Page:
New York Mayor Bill de Blasio plans to spend $100 million to fill in one of the last gaps in the Manhattan Waterfront Greenway, a pedestrian promenade and bicycling path around the island.
In de Blasio's executive budget, to be announced Wednesday, the New York City Economic Development Corp. will get the funds to build a new esplanade in the East River between East 61st Street and East 53rd Street.
Design on the project will start this year and construction will begin in 2019, with completion expected in 2022. Once complete, the addition will remove one of the last interruptions to the 32-mile Greenway. The plan has received an initial OK from the U.S. Coast Guard, Army Corps of Engineers, and State Department of Environmental Conservation.
“We’re jumpstarting the completion of a Greenway linking the entire Manhattan waterfront,” de Blasio said in a press release Tuesday. “The Hudson River Greenway has vastly improved quality of life on the West Side, and we want families in every corner in the borough to have that same access to bike, walk and play along the water.”
The budget also includes $5 million for a multi-agency study to pinpoint the remaining gaps in the Greenway. The study, which will completed this year, will also find ways to upgrade existing pinch points and complete gaps, and act as the basis for additional funding requests in the next update of the city’s capital plan.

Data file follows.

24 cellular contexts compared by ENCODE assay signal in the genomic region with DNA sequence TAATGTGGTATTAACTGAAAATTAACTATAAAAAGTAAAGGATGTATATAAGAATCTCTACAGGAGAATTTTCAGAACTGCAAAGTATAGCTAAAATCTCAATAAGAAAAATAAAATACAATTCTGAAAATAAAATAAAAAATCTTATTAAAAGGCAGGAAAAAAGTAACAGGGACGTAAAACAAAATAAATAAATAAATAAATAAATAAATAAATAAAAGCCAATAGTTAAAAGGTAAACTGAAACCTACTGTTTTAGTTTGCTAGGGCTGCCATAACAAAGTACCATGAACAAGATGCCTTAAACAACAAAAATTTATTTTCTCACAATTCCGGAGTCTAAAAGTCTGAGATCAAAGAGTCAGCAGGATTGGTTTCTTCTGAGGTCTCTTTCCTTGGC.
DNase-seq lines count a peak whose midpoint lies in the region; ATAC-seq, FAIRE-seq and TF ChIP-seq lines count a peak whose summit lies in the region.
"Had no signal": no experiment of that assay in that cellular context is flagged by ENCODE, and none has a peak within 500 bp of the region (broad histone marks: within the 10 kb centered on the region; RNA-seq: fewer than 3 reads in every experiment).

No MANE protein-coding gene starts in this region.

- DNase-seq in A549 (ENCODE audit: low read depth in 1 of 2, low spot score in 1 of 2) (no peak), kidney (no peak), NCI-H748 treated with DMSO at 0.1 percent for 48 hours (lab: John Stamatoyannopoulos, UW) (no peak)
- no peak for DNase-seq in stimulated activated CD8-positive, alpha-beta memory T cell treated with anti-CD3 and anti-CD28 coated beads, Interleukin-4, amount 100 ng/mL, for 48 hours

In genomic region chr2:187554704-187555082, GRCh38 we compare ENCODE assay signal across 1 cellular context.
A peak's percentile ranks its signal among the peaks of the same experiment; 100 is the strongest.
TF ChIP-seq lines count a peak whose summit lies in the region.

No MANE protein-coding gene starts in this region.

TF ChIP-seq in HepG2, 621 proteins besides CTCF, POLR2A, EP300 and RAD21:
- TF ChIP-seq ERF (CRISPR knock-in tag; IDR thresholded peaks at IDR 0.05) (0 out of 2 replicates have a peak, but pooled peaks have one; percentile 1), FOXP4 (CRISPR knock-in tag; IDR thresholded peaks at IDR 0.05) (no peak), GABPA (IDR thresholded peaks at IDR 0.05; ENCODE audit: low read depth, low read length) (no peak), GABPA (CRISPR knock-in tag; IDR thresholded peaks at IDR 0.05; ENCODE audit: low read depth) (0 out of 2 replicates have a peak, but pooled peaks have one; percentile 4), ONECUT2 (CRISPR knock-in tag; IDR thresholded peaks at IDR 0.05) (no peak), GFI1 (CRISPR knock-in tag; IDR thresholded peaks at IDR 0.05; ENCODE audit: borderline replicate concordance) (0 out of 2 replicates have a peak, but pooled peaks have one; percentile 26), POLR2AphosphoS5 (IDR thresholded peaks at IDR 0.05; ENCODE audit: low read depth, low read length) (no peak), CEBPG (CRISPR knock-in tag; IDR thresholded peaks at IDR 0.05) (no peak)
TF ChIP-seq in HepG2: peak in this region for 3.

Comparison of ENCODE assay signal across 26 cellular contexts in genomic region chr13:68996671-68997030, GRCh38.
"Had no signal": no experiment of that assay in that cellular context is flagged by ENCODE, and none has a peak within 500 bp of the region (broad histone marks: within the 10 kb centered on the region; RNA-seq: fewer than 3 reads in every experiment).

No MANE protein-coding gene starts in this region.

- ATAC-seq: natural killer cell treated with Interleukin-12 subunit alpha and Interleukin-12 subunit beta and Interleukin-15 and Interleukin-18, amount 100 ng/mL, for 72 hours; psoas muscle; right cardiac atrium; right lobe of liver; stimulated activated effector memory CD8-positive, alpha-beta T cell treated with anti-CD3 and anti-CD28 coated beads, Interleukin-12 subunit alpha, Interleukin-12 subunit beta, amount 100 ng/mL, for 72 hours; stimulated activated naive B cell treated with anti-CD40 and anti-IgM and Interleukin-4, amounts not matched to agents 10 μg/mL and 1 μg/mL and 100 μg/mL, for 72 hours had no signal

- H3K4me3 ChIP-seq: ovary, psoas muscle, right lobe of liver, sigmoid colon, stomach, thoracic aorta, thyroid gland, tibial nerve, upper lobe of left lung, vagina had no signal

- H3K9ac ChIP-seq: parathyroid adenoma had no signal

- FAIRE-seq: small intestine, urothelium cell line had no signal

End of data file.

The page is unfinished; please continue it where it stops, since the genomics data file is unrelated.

“This is the first of many big investments we’ll make as we bring the full Greenway to reality,” de Blasio said.
Since its inception in 1993 under Mayor David Dinkins, each successive mayoral administration has made a contribution to the project.
“Because of the city's growing network of Greenways, cyclists and pedestrians have together come to appreciate New York City's breathtaking waterfront,” DOT Commissioner Polly Trottenberg said in the release.
“This allocation provides a much needed boost to our carefully planned and negotiated vision of a complete greenway around Manhattan,” said City Council member Dan Garodnick. “While we still have some considerable gaps, our plans just got a whole lot closer to reality.”
Trottenberg said that along with the city’s 1,100-mile bicycle network, a longer Greenway would help meet demand in daily cycling, which has grown 80% over the past five years.
“The waterfront Greenway along the East River is a gem, and is one of the most breathtaking spots in our city,” Congresswoman Carolyn Maloney. “I am thrilled that the mayor has committed to narrowing the largest gap in the green necklace along the waterfront by creating a new stretch of open and usable space.”